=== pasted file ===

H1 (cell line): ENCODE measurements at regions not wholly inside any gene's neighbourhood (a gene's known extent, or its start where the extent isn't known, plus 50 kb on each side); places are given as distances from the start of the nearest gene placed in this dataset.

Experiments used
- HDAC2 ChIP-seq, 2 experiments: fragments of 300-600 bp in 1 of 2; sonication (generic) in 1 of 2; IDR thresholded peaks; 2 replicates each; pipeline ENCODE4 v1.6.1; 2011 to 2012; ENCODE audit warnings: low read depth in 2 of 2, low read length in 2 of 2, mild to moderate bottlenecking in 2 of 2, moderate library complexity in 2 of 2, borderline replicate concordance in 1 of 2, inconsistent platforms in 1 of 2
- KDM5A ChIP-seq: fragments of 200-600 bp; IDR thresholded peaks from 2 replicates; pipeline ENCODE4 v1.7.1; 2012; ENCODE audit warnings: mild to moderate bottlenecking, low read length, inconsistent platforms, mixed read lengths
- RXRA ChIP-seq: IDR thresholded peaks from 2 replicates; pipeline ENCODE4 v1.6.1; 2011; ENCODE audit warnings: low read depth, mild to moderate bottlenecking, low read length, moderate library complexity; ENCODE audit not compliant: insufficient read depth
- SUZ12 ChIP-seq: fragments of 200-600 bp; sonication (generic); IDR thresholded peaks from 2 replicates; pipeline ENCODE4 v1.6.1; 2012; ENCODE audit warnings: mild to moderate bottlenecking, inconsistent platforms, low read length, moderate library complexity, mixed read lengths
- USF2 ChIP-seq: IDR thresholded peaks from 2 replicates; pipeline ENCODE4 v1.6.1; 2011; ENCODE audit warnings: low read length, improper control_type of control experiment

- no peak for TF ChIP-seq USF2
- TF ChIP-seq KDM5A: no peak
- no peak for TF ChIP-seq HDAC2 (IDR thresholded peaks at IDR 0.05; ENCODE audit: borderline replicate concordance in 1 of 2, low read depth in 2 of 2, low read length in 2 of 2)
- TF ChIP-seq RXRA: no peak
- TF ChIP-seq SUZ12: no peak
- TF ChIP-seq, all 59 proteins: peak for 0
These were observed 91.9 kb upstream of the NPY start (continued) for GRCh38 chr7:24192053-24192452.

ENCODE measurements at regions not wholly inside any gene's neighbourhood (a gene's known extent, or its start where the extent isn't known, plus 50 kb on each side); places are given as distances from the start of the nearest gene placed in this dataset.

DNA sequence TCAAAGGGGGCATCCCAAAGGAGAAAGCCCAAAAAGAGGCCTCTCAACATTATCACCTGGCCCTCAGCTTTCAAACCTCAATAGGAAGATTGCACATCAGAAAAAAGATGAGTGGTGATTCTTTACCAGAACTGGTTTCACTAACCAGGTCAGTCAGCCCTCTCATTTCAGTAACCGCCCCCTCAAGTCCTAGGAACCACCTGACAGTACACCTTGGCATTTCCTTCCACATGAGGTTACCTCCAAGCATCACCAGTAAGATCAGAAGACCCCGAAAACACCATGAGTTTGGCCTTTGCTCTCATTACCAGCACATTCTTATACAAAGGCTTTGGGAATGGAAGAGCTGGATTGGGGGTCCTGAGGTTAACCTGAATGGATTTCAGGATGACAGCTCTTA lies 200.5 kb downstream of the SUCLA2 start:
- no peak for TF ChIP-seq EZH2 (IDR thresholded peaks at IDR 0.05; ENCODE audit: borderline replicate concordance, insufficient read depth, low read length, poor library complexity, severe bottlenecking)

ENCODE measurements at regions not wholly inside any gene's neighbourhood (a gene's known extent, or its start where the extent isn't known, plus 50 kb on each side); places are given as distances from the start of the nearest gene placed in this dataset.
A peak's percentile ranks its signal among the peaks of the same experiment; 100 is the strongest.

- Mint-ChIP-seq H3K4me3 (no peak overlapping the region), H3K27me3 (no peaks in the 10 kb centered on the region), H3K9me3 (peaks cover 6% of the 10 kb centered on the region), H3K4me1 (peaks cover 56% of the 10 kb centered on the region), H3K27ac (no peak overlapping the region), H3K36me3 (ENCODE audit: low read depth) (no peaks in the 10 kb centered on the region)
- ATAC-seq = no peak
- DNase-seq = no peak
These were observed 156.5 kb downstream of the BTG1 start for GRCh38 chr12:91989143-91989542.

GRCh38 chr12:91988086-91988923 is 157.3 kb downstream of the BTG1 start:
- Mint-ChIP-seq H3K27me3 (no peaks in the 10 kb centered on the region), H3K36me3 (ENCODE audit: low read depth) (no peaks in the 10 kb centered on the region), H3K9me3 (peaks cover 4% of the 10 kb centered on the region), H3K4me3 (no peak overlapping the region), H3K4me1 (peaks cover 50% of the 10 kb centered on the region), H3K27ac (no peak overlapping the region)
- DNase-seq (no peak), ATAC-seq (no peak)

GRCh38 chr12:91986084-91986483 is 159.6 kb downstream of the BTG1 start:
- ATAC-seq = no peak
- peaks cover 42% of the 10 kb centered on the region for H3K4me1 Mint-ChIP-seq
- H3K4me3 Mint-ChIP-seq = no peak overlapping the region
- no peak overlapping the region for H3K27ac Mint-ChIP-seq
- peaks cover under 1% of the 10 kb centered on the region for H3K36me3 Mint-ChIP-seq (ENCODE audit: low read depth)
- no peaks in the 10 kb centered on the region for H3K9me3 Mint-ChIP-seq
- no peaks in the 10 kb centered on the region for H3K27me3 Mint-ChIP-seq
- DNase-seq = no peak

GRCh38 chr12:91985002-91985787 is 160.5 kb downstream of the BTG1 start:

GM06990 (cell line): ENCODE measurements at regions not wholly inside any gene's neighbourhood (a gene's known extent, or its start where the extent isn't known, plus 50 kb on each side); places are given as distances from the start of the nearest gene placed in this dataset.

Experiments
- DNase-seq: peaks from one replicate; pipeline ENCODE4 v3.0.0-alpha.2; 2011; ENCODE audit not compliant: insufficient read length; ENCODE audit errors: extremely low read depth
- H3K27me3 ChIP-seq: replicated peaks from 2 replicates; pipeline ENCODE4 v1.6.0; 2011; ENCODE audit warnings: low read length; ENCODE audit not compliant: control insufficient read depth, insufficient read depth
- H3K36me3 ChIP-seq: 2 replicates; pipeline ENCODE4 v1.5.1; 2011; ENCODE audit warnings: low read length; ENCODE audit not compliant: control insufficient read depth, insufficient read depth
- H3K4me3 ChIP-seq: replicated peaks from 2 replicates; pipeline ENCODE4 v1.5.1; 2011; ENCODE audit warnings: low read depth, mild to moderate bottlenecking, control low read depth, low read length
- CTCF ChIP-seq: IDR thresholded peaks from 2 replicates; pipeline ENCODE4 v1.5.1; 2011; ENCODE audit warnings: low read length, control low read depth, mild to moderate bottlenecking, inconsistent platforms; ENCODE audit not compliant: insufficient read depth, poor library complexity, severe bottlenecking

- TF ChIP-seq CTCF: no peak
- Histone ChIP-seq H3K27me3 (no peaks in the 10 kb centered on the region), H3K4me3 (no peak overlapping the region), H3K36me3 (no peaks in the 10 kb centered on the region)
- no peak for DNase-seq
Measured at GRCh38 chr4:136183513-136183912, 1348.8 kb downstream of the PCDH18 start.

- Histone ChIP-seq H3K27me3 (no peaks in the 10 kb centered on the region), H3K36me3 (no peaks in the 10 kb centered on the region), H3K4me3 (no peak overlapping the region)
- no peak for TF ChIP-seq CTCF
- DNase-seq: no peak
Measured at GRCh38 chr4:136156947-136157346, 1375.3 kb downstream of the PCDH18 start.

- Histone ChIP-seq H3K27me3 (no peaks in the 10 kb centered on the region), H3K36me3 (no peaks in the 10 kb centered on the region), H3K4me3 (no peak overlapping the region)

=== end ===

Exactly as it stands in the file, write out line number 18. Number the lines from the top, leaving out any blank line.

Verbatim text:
ENCODE measurements at regions not wholly inside any gene's neighbourhood (a gene's known extent, or its start where the extent isn't known, plus 50 kb on each side); places are given as distances from the start of the nearest gene placed in this dataset.